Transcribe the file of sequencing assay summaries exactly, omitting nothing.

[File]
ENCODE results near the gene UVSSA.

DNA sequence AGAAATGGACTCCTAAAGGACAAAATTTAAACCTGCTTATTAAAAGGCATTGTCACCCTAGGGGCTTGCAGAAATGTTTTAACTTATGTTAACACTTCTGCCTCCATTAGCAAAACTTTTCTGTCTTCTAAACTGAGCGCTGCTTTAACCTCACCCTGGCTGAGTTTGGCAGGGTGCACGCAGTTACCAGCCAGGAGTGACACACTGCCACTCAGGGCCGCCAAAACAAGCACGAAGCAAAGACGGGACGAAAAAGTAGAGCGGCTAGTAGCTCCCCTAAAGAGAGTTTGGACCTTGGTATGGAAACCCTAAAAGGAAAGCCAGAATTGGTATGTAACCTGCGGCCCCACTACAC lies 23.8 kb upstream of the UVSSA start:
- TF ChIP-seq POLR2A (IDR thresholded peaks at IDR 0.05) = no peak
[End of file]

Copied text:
ENCODE results near the gene UVSSA.

DNA sequence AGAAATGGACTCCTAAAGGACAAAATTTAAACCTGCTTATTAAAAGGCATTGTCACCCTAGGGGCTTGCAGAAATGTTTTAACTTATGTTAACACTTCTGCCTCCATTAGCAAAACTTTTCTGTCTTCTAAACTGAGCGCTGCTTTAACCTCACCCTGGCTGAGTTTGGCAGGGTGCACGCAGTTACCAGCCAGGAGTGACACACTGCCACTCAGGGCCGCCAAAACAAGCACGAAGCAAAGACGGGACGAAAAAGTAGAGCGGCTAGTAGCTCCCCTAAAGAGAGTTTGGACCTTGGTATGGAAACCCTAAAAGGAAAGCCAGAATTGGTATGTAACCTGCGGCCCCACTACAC lies 23.8 kb upstream of the UVSSA start:
- TF ChIP-seq POLR2A (IDR thresholded peaks at IDR 0.05) = no peak